Upply is pleased to offer you, as a "mini saga of the summer", a forward-thinking exercise on the possible evolutions in the container shipping line market, based around three geopolitical and economic scenarios. Explication.
We would like to say a big thank you to the large number of readers of our article on the evolution experienced by the "Big 3" of maritime transport for the period 2009/2019. Some of you have taken the time to contact me to point out that "OK, 2009/2019 is all well and good", but that a forward-thinking exercise covering the period 2019/2029 would be even better ...
It is in this spirit that I offer to you, as "this summer’s mini saga", a series of articles on the possible evolutions of the lay of the land concerning container shipping lines for the coming decade, according to three scenarios:
- Scenario 1: All-conquering China tightens its grip on the containerised maritime sector
- Scenario 2: Rise of economic nationalism, the states take back control.
- Scenario 3: A mix of the first two scenarios and a rise in power of GAFA-style new-generation distributors.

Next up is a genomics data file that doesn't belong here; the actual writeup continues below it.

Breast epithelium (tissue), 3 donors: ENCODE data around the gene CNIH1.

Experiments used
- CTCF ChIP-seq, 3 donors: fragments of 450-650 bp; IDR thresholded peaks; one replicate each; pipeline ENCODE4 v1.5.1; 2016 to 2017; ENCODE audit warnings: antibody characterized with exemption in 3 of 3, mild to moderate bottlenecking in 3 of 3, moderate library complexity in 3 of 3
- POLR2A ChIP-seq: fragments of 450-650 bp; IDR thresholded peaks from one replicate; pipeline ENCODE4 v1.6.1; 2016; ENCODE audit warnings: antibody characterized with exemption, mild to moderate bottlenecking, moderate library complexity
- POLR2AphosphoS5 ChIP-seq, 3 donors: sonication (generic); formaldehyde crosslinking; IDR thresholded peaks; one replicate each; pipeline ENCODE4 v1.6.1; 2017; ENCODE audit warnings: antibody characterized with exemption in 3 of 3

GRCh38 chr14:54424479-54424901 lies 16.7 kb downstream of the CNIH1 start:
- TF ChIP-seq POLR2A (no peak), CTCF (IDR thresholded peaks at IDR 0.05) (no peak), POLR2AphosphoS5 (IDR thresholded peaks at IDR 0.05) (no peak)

The reflection is based on the following main parameters:
- A structural super-slow steaming.
- A traditional retail world that is in low growth.
- A structural overcapacity that has settled in for the next 5 years.
- A stable environment in terms of port cargo handling.
- An ever-present influence from environmental issues.
- A threat to the future of "Blocks Exemptions" as of 2020 that will affect today’s three major alliances (this topic will be covered in detail during the 2nd semester of 2019).
This forward-looking vision has no predictive significance. It is to be taken as a light-hearted stylistic exercise, even if the issue addressed has serious consequences for our economies and our daily lives.
The major influence of containerised maritime trade in our modern interconnected economies will be marginally "challenged" over the next decade, but no other mass substitution of means can credibly imply an extensive break in this central link of all modern supply chains.
This week you will be able to read part 1, based on the assumption of an all-conquering China that tightens its grip on the containerised maritime sector.